The Editorial Board of SANS NewsBites

Eugene Schultz, Ph.D., CISM, CISSP is CTO of High Tower Software and the author/co-author of books on Unix security, Internet security, Windows NT/2000 security, incident response, and intrusion detection and prevention. He was also the co-founder and original project manager of the Department of Energy's Computer Incident Advisory Capability (CIAC).

John Pescatore is Vice President at Gartner Inc.; he has worked in computer and network security since 1978.

Stephen Northcutt founded the GIAC certification and currently serves as President of the SANS Technology Institute, a post graduate level IT Security College, www.sans.edu.

Johannes Ullrich is Chief Technology Officer of the Internet Storm Center.

Howard A. Schmidt served as CSO for Microsoft and eBay and as Vice-Chair of the President's Critical Infrastructure Protection Board.

Ed Skoudis is co-founder of Intelguardians, a security research and consulting firm, and author and lead instructor of the SANS Hacker Exploits and Incident Handling course.

Bruce Schneier has authored eight books -- including BEYOND FEAR and SECRETS AND LIES -- and dozens of articles and academic papers. Schneier has regularly appeared on television and radio, has testified before Congress, and is a frequent writer and lecturer on issues surrounding security and privacy.

Mark Weatherford, CISSP, CISM, is the Chief Information Security Officer for the State of Colorado.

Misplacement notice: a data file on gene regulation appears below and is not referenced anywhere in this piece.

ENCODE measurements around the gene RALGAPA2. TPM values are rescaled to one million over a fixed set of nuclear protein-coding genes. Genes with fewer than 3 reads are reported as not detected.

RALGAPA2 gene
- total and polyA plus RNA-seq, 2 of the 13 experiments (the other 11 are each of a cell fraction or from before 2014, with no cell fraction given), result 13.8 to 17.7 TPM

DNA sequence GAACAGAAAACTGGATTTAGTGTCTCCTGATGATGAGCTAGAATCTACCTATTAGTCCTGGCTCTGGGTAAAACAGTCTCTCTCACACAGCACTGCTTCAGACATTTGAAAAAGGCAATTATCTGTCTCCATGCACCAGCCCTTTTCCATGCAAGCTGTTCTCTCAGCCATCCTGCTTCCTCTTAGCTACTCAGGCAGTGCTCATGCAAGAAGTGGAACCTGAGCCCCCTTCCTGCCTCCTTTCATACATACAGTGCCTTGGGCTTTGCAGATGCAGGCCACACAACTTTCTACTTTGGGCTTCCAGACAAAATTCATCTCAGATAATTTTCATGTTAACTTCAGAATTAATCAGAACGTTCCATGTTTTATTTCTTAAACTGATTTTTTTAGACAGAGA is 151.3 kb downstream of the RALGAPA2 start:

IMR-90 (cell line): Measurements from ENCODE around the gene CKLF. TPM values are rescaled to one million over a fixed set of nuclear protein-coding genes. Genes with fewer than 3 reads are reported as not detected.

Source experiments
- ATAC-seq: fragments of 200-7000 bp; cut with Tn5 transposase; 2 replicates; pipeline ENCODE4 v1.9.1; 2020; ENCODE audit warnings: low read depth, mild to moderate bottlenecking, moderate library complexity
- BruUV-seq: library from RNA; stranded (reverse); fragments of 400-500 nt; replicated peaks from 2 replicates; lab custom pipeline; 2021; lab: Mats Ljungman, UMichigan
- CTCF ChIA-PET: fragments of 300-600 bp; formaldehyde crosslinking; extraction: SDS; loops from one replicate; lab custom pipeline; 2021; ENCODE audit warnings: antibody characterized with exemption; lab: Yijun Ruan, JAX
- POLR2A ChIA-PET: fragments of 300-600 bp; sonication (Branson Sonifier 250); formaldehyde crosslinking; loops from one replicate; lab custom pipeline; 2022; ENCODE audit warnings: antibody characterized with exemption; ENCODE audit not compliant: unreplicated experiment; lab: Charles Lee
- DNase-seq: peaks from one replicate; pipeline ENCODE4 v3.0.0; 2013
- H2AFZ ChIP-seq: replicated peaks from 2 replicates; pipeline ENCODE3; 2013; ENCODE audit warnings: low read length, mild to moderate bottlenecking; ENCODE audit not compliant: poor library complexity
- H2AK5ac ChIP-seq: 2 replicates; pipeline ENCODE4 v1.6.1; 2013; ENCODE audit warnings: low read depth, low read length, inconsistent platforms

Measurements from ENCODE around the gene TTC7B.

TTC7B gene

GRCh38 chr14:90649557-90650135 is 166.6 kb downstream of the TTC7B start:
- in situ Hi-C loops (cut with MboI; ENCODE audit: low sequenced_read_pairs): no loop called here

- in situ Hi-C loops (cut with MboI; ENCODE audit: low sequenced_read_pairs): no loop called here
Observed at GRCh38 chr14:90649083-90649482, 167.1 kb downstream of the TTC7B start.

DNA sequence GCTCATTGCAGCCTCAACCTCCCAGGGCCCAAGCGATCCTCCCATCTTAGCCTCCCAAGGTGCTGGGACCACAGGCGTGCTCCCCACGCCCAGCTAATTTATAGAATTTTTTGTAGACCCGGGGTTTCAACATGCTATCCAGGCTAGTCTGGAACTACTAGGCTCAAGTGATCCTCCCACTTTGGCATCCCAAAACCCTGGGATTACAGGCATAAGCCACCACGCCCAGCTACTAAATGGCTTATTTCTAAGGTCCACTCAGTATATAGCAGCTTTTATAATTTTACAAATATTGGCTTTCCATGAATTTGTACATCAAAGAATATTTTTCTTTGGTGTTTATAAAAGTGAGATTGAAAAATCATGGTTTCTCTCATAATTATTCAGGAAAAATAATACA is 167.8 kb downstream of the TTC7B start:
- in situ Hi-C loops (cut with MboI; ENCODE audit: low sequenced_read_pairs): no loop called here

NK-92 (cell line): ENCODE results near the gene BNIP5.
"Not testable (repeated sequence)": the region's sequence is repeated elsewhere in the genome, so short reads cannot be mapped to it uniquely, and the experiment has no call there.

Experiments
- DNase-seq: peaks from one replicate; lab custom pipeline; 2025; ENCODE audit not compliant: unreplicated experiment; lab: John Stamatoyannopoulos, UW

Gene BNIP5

Alan Paller is director of research at the SANS Institute.

Clint Kreitner is the founding President and CEO of The Center for Internet Security.

Rohit Dhamankar is the Lead Security Architect at TippingPoint, a division of 3Com, and authors the critical vulnerabilities section of the weekly SANS Institute's @RISK newsletter and is the project manager for the SANS Top20 2005 and the Top 20 Quarterly updates.

Koon Yaw Tan leads the cyber threat intent team for Infocomm Development Authority (IDA) of the Singapore government.

Chuck Boeckman is a Principal Information Security Engineer at a non-profit federally funded research and development corporation that provides support to the federal government.

Gal Shpantzer is a trusted advisor to several successful IT outsourcing companies and was involved in multiple SANS projects, such as the E-Warfare course and the Business Continuity Step-by-Step Guide.

Brian Honan is an independent security consultant based in Dublin, Ireland.

Roland Grefer is an independent consultant based in Clearwater, Florida.